Wednesday, February 25, 2009

Whole Wheat Herb Bread

(Really cute Anthro plate courtesy of Jan and her generous giveaway. Thanks Crazy Lady.)

My mother in law is a bread baking queen. She makes the best breads, and rolls...and she tries tons of recipes and passes on the best ones. She brought me this one after my husband tried it at her house and then came home raving about it. So yesterday I made it and
oh, oh, oh,
it is yummy.

I thought I would share the recipe with you, dear blogging friends.

Whole Wheat Herb Bread

2 cups warm water
2 Tbsp. yeast
2 cups whole wheat flour
2.5 cups white flour
1.5 tsp. salt
4 Tbsp. powdered milk
1 Tbsp. sweet basil leaves
1 Tbsp. crushed rosemary
1 Tbsp. ground marjoram
1 Tbsp. crushed parsley leaves
4 Tbsp. olive oil
.5 cup honey
1 large egg

Combine .5 cup warm water and yeast in small bowl. In a large mixing bowl combine wheat flour and 2 cups of white flour, salt, basil, rosemary, marjoram, parsley and powdered milk and mix well. In another bow mix together 1.5 cups of warm water, oil, honey, and egg. Combine with the dry ingredients and mix until well incorporated. Add yeast mixture to flour mixture and remaining .5 cup of white flour.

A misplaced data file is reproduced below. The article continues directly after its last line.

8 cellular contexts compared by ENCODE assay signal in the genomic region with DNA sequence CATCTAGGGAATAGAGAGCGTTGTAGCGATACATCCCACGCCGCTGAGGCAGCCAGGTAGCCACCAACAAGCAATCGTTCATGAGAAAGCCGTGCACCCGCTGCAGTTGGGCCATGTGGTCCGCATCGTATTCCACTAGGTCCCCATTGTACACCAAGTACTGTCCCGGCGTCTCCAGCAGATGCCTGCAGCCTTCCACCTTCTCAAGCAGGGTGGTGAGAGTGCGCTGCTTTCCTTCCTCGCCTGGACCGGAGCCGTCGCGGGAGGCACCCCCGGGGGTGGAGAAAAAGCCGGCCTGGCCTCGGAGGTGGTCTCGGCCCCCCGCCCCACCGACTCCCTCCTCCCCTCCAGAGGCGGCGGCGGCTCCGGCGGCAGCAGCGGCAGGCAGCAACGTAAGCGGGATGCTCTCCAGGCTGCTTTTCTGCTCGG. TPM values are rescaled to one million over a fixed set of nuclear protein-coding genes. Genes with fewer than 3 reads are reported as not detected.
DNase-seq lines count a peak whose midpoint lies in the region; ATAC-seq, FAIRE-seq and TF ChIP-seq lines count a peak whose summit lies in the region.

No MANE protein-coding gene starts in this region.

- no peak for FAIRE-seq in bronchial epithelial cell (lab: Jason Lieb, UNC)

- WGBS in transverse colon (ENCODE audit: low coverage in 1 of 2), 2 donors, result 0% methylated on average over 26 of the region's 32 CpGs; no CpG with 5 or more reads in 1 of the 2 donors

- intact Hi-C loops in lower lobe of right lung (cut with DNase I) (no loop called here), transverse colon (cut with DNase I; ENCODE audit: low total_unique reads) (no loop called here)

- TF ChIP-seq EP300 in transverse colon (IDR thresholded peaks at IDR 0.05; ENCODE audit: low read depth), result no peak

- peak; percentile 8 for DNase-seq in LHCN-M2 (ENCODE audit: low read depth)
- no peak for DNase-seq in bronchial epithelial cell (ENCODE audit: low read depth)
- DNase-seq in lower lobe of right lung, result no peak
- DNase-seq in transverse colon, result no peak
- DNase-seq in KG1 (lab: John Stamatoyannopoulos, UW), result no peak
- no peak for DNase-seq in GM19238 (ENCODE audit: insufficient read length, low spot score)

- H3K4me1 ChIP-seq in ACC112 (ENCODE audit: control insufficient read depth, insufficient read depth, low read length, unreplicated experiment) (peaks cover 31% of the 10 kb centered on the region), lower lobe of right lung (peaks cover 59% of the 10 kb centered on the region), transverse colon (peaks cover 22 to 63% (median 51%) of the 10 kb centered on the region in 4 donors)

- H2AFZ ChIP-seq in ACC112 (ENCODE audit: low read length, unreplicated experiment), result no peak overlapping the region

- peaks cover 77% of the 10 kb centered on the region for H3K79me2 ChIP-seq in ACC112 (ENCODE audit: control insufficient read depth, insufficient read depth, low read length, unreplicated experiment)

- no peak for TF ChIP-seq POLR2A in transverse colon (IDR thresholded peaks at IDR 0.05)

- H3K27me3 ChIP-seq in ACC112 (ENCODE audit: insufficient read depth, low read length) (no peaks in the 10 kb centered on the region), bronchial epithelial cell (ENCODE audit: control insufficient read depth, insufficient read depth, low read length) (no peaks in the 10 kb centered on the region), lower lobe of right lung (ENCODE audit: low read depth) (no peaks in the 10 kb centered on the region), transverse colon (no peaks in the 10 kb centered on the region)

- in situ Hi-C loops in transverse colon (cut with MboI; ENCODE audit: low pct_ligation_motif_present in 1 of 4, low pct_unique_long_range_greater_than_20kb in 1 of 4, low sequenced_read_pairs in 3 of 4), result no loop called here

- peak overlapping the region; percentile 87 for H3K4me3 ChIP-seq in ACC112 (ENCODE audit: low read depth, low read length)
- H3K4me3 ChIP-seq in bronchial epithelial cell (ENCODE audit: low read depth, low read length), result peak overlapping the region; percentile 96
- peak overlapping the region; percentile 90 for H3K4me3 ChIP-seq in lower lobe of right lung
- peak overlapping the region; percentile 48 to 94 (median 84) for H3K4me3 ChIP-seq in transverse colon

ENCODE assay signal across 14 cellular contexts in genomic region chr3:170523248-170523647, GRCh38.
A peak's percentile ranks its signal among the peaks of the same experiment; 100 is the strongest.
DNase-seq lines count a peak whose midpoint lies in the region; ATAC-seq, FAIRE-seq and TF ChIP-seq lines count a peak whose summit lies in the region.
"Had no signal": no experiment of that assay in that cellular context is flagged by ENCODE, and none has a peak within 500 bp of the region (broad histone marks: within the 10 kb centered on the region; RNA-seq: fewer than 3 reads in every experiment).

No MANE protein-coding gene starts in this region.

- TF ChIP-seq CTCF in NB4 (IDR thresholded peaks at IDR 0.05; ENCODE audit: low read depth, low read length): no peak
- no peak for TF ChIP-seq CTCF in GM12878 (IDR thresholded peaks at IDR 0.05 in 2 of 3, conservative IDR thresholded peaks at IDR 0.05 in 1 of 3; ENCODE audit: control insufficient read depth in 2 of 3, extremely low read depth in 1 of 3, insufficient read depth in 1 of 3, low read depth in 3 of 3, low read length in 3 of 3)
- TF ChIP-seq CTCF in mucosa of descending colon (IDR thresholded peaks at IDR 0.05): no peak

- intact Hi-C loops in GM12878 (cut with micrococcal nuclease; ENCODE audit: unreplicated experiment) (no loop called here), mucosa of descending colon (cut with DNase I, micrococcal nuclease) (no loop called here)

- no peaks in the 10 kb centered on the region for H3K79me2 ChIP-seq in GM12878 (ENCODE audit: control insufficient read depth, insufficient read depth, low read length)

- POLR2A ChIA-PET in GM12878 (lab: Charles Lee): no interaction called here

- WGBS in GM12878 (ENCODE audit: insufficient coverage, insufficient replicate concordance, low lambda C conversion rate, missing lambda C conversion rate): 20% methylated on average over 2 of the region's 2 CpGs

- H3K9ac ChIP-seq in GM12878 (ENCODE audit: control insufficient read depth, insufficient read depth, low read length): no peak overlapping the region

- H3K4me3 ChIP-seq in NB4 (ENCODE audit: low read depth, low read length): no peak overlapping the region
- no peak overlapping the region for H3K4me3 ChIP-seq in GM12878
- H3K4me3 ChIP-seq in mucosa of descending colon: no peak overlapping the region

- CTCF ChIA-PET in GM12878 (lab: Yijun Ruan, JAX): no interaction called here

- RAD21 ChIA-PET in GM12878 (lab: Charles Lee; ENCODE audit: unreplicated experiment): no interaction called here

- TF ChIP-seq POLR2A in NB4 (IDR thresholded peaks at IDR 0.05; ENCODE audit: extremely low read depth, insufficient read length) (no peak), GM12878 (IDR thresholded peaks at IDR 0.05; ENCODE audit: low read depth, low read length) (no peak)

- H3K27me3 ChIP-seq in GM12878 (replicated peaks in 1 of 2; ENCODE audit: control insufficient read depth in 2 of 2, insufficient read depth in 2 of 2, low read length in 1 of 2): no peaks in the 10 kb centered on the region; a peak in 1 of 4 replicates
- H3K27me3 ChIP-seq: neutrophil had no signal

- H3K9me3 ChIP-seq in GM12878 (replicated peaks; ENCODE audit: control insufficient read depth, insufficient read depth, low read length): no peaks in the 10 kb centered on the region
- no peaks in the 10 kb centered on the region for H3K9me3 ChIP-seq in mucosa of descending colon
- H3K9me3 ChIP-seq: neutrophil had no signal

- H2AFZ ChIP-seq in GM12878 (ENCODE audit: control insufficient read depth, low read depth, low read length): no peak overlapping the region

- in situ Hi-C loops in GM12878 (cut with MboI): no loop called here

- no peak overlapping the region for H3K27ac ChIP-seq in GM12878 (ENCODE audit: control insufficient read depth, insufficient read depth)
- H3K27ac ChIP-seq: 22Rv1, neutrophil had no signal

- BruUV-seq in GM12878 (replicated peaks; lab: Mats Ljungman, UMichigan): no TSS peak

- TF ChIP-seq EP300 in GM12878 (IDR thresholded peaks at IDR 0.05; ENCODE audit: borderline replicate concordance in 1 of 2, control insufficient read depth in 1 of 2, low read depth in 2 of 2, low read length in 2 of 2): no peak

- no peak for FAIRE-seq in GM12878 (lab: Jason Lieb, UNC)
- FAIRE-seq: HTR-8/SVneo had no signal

Turn the dough out onto a floured surface and knead until smooth, adding additional flour to prevent the dough from sticking. Place in lightly oiled bowl and let rise in a warm place until doubled. About one hour. After the bread has doubled, work it down and shape it into 3 free-form rounded loaves or into rolls. For rolls, roll dough 1.5" thick and cut with a biscuit cutter. Cover, let rise for 1 hour. Heat oven to 325* and bake bread on cookie sheet for 20-26 minutes, or until lightly browned.

*** A couple of notes about this recipe...I had no powdered milk, so I just omitted that and it turned out fine. I also baked it in loaf pans rather than free form loaves. I served it with homemade minestrone soup. Delicious.

***Now a question. I was sort of baffled by the recipe title of "whole wheat" while the recipe calls for half of the flour to be white flour. Would you consider this whole wheat bread?